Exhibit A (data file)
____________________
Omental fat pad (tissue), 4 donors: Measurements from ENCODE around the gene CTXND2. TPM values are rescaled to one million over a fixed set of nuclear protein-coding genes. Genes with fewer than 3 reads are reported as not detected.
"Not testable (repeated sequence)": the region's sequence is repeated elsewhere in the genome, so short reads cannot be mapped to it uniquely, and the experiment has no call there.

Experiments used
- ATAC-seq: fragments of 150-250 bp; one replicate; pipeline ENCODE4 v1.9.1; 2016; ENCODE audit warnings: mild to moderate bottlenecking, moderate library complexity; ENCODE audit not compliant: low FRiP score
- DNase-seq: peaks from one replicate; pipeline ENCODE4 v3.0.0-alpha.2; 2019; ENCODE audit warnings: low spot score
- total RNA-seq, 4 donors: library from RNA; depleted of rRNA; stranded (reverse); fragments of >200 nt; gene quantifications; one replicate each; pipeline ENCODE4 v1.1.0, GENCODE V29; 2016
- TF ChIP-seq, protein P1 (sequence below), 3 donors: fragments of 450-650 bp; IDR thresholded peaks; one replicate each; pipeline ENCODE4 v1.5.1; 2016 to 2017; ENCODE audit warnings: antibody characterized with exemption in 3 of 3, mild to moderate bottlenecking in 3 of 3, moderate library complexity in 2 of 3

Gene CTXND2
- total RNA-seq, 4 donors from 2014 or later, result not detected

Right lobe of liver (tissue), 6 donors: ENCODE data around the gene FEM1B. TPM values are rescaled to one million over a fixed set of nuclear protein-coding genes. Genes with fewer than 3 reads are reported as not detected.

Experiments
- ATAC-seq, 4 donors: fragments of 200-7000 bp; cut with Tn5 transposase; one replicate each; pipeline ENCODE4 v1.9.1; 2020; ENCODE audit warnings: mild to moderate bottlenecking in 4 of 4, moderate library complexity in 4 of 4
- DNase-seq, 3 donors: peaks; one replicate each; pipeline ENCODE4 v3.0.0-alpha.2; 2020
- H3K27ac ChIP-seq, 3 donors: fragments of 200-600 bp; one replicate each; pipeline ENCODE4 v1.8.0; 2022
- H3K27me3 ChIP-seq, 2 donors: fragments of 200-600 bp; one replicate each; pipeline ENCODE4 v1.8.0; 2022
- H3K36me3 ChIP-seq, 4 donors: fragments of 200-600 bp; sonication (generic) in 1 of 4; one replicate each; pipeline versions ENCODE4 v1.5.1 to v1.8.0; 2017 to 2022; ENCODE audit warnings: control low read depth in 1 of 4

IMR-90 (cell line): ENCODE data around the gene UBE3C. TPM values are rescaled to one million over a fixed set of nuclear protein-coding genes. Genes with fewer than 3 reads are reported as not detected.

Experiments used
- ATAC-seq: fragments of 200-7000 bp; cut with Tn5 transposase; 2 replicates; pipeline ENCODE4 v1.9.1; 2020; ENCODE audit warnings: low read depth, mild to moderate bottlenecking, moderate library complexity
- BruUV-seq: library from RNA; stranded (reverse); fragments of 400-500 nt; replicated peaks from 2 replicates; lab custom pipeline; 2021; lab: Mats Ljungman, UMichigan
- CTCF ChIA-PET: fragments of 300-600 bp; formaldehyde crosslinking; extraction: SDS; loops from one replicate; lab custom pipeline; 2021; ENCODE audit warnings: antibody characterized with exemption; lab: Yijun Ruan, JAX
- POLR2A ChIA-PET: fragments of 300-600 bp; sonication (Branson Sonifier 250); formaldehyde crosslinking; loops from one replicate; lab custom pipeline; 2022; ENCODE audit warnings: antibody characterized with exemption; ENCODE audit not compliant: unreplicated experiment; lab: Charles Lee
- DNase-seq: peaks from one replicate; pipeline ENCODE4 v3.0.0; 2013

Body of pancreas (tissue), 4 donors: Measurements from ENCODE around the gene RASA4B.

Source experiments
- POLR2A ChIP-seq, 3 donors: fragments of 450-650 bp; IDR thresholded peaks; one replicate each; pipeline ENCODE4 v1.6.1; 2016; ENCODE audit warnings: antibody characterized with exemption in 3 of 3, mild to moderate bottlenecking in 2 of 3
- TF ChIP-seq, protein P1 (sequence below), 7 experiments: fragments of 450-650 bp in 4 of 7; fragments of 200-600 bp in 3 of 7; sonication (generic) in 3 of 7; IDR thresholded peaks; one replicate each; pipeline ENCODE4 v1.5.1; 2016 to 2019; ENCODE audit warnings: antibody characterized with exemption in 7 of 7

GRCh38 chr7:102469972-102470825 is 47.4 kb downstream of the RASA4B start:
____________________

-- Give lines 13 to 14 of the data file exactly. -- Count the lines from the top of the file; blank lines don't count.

- DNase-seq, 3 donors: peaks; one replicate each; pipeline ENCODE4 v3.0.0-alpha.2; 2020
- H3K27ac ChIP-seq, 3 donors: fragments of 200-600 bp; one replicate each; pipeline ENCODE4 v1.8.0; 2022